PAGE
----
Mecklenburg County leaders review plans to update Historic Latta Plantation
CHARLOTTE, N.C. (WBTV) - The Mecklenburg County Commissioners met Tuesday night in part to discuss what to do with the embattled Latta Plantation.
Earlier this year, concerns were raised after an Antebellum era event was planned at the plantation on Juneteenth, a day celebrated for the end of slavery. That raised anger in the community, and the ire of commissioners.
Everything from new buildings to new roads to new tech, the county is looking to make a strong capital investment at the Plantation.
This is a plantation that had a rough start to the year.
“Who put this out? This is unbelievable.”
That was the reaction from County Commissioner Vilma Leake when we first showed her the plans for a questionable event happening at Latta Plantation.
“Any of this looking at it is irritating,” Leake said.
A planned event earlier this year at the plantation would have had visitors interact with mock slave owners and Confederate soldiers during what was referred to as “kingdom coming”. The date of the event coincided with the Juneteenth celebrations. A day reserved to commemorate the abolition of slavery.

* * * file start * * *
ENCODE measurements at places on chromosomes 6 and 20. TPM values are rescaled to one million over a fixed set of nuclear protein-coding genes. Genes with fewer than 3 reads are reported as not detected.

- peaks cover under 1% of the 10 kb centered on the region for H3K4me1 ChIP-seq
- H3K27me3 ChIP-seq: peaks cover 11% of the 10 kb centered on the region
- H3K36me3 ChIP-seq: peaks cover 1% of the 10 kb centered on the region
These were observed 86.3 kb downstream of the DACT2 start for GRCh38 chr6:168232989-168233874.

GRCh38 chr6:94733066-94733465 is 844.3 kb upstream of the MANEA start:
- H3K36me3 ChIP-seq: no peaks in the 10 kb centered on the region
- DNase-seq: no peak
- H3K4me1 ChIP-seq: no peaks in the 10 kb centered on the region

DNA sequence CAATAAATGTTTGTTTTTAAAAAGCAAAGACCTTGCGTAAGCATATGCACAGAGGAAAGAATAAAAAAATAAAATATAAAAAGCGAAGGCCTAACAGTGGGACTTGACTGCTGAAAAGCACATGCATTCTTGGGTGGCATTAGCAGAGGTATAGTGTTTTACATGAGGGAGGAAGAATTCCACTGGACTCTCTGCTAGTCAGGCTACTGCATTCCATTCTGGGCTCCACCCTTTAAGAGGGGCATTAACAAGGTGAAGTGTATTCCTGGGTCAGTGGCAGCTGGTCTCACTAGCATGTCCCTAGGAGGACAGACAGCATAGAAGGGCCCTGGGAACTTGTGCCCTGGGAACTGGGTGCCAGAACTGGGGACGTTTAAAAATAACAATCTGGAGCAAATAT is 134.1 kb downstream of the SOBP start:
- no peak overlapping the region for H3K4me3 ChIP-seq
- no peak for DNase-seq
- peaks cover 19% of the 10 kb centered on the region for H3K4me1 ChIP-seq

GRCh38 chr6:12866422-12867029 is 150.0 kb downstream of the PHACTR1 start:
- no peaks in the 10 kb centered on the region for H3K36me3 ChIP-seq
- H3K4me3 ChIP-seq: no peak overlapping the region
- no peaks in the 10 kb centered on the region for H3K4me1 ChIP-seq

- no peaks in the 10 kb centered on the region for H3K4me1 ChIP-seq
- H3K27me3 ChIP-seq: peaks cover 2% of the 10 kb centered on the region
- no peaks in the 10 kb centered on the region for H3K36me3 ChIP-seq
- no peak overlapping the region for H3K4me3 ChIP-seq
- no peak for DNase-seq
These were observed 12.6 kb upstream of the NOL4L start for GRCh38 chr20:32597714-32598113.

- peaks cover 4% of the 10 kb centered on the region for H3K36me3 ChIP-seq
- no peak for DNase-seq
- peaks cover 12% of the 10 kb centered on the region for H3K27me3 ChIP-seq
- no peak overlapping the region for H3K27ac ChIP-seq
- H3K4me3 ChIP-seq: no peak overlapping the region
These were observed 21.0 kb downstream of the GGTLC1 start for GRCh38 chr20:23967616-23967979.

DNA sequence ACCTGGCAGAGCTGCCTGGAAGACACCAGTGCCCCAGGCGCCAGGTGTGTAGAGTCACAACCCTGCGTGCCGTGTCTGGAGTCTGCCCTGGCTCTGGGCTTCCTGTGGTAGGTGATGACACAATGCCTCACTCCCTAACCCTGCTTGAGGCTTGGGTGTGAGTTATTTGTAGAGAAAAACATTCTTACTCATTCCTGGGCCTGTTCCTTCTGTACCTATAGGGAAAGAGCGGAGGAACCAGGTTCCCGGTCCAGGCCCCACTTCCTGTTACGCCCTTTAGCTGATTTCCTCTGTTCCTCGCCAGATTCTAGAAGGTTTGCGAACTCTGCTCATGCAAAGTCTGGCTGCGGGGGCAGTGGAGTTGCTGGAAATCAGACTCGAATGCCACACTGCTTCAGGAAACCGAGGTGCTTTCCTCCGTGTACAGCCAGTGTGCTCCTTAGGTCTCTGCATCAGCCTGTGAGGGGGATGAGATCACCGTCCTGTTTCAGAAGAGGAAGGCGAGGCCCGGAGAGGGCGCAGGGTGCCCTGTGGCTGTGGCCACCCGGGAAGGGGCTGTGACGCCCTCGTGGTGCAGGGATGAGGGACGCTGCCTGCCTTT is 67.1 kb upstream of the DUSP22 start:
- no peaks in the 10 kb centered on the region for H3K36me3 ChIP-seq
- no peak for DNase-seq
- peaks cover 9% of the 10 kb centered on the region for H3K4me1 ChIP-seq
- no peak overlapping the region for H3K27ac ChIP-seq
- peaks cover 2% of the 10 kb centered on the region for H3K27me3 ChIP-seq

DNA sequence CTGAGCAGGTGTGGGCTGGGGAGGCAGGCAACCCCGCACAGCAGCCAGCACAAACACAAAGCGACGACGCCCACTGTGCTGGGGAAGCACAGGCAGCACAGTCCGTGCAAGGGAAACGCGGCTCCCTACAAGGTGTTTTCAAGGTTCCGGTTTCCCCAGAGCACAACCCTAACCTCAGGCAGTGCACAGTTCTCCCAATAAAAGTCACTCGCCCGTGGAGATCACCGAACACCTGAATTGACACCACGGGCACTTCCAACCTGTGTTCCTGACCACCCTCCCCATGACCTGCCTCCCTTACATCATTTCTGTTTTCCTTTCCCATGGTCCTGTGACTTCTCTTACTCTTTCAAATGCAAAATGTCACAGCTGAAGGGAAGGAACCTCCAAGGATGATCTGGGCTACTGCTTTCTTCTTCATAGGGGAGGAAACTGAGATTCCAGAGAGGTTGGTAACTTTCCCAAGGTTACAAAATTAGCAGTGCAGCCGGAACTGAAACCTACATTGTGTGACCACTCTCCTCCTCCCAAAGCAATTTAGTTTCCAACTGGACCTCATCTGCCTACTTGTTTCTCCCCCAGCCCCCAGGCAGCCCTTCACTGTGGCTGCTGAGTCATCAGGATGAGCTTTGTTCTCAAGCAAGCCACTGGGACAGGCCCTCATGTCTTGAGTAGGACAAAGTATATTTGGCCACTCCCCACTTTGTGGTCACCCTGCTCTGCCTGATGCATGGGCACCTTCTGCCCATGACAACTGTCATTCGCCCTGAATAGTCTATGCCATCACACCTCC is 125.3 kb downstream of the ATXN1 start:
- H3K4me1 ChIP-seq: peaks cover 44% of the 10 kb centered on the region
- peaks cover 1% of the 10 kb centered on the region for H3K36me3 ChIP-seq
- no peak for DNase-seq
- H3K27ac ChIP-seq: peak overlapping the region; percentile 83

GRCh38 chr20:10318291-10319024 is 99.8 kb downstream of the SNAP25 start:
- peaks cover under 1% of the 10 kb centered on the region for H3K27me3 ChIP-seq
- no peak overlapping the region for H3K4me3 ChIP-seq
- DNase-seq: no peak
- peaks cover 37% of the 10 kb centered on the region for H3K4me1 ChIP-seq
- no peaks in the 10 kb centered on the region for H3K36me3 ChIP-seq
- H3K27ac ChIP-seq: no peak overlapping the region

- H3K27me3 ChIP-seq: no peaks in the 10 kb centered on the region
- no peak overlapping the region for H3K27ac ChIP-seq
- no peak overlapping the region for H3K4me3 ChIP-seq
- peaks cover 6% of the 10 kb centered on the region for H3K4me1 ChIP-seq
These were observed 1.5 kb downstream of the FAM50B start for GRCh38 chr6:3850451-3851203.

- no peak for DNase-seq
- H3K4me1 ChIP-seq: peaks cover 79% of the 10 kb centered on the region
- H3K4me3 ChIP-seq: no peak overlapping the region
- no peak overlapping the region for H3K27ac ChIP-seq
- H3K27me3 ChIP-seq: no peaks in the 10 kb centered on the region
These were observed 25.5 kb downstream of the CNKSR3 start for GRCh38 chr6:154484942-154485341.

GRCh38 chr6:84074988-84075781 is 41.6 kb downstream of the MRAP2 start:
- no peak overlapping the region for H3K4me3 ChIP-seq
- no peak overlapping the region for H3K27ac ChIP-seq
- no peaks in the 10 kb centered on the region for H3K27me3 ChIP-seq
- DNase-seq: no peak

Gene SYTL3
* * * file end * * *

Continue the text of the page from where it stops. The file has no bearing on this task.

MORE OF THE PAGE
“This is terrible. This is unacceptable in Mecklenburg County,” Leake scoffed.
The event was quickly scrapped and the relationship between the county and organizers dissolved. So a new plan had to be hashed out on what to do with the 16-acre plantation.
“It gives us another opportunity to take a look and get what we want.” County Commissioner George Dunlap said.
The County Commission heard ideas and pitches Tuesday night on ways to get past what happened and freshen up the property so visitors who come here can enjoy it.
“The site has an annual visitation rate of about 40,000 individuals,” said Lee Jones, director of Parks and Rec.
But as with anything, with improvements come the bills. And a hefty price tag for everything involved.
“Those capital improvements total around $312,000,” according to Jones.
Some of the plans on the table include beefing up security systems, building repairs, fencing and landscaping along with a whole host of other options.
“With the support of the county manager’s office, we’re well on our way,” Jones said.
If everything’s approved, the improvements could start up early next year.
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